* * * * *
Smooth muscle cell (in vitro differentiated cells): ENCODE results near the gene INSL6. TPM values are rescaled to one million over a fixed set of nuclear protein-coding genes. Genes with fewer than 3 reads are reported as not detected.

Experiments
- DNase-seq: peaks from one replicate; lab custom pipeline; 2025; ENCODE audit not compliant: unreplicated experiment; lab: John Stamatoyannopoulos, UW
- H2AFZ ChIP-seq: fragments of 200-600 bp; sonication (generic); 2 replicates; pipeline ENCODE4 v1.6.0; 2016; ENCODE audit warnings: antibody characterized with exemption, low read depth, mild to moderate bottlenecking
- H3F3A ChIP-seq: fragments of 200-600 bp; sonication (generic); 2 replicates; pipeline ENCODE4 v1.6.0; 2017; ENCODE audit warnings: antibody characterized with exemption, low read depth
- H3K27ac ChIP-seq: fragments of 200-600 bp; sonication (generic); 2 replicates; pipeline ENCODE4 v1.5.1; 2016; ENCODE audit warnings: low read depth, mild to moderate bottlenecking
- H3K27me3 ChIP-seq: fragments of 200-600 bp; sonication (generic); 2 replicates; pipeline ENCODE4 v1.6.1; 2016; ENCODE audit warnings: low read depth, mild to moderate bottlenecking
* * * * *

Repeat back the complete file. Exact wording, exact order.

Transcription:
Smooth muscle cell (in vitro differentiated cells): ENCODE results near the gene INSL6. TPM values are rescaled to one million over a fixed set of nuclear protein-coding genes. Genes with fewer than 3 reads are reported as not detected.

Experiments
- DNase-seq: peaks from one replicate; lab custom pipeline; 2025; ENCODE audit not compliant: unreplicated experiment; lab: John Stamatoyannopoulos, UW
- H2AFZ ChIP-seq: fragments of 200-600 bp; sonication (generic); 2 replicates; pipeline ENCODE4 v1.6.0; 2016; ENCODE audit warnings: antibody characterized with exemption, low read depth, mild to moderate bottlenecking
- H3F3A ChIP-seq: fragments of 200-600 bp; sonication (generic); 2 replicates; pipeline ENCODE4 v1.6.0; 2017; ENCODE audit warnings: antibody characterized with exemption, low read depth
- H3K27ac ChIP-seq: fragments of 200-600 bp; sonication (generic); 2 replicates; pipeline ENCODE4 v1.5.1; 2016; ENCODE audit warnings: low read depth, mild to moderate bottlenecking
- H3K27me3 ChIP-seq: fragments of 200-600 bp; sonication (generic); 2 replicates; pipeline ENCODE4 v1.6.1; 2016; ENCODE audit warnings: low read depth, mild to moderate bottlenecking